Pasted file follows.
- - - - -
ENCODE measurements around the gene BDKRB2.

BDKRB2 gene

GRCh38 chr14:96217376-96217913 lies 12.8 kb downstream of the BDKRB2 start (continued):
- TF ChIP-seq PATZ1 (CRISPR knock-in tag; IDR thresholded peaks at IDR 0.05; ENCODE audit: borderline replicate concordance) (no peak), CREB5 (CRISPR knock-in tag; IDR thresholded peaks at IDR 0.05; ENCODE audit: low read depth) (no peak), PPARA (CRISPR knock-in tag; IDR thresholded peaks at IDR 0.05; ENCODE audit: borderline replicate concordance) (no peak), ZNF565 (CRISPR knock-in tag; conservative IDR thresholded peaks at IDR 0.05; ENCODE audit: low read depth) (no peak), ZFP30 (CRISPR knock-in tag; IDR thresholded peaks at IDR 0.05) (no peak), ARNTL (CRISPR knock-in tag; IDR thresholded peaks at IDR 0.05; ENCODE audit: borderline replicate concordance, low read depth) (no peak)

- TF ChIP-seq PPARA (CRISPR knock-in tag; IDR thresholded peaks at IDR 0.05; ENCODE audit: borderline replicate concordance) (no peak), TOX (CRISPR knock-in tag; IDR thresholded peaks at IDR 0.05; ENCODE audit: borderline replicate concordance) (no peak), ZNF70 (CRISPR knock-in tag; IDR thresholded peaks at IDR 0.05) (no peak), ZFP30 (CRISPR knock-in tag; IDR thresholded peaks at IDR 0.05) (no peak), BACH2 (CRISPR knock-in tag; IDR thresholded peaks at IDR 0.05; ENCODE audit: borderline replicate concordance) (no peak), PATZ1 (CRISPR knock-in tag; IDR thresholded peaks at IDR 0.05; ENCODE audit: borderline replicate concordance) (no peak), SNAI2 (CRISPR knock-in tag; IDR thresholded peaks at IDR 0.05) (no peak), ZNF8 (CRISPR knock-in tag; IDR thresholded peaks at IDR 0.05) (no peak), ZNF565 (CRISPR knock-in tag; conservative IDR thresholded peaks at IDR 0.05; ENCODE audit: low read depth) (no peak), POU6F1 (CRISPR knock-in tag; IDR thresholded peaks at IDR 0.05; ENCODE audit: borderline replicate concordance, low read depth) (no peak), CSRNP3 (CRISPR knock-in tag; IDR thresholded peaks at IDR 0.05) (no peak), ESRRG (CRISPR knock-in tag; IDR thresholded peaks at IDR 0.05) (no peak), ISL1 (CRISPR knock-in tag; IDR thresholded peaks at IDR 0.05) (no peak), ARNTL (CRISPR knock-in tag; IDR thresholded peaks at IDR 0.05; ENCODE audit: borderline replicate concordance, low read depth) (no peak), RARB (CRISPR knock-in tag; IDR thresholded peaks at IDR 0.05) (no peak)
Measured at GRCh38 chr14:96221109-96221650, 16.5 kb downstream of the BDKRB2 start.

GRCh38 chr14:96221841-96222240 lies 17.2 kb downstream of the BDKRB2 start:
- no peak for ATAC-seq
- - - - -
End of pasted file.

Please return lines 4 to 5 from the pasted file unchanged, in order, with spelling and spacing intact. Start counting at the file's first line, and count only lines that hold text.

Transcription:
- TF ChIP-seq PATZ1 (CRISPR knock-in tag; IDR thresholded peaks at IDR 0.05; ENCODE audit: borderline replicate concordance) (no peak), CREB5 (CRISPR knock-in tag; IDR thresholded peaks at IDR 0.05; ENCODE audit: low read depth) (no peak), PPARA (CRISPR knock-in tag; IDR thresholded peaks at IDR 0.05; ENCODE audit: borderline replicate concordance) (no peak), ZNF565 (CRISPR knock-in tag; conservative IDR thresholded peaks at IDR 0.05; ENCODE audit: low read depth) (no peak), ZFP30 (CRISPR knock-in tag; IDR thresholded peaks at IDR 0.05) (no peak), ARNTL (CRISPR knock-in tag; IDR thresholded peaks at IDR 0.05; ENCODE audit: borderline replicate concordance, low read depth) (no peak)

- TF ChIP-seq PPARA (CRISPR knock-in tag; IDR thresholded peaks at IDR 0.05; ENCODE audit: borderline replicate concordance) (no peak), TOX (CRISPR knock-in tag; IDR thresholded peaks at IDR 0.05; ENCODE audit: borderline replicate concordance) (no peak), ZNF70 (CRISPR knock-in tag; IDR thresholded peaks at IDR 0.05) (no peak), ZFP30 (CRISPR knock-in tag; IDR thresholded peaks at IDR 0.05) (no peak), BACH2 (CRISPR knock-in tag; IDR thresholded peaks at IDR 0.05; ENCODE audit: borderline replicate concordance) (no peak), PATZ1 (CRISPR knock-in tag; IDR thresholded peaks at IDR 0.05; ENCODE audit: borderline replicate concordance) (no peak), SNAI2 (CRISPR knock-in tag; IDR thresholded peaks at IDR 0.05) (no peak), ZNF8 (CRISPR knock-in tag; IDR thresholded peaks at IDR 0.05) (no peak), ZNF565 (CRISPR knock-in tag; conservative IDR thresholded peaks at IDR 0.05; ENCODE audit: low read depth) (no peak), POU6F1 (CRISPR knock-in tag; IDR thresholded peaks at IDR 0.05; ENCODE audit: borderline replicate concordance, low read depth) (no peak), CSRNP3 (CRISPR knock-in tag; IDR thresholded peaks at IDR 0.05) (no peak), ESRRG (CRISPR knock-in tag; IDR thresholded peaks at IDR 0.05) (no peak), ISL1 (CRISPR knock-in tag; IDR thresholded peaks at IDR 0.05) (no peak), ARNTL (CRISPR knock-in tag; IDR thresholded peaks at IDR 0.05; ENCODE audit: borderline replicate concordance, low read depth) (no peak), RARB (CRISPR knock-in tag; IDR thresholded peaks at IDR 0.05) (no peak)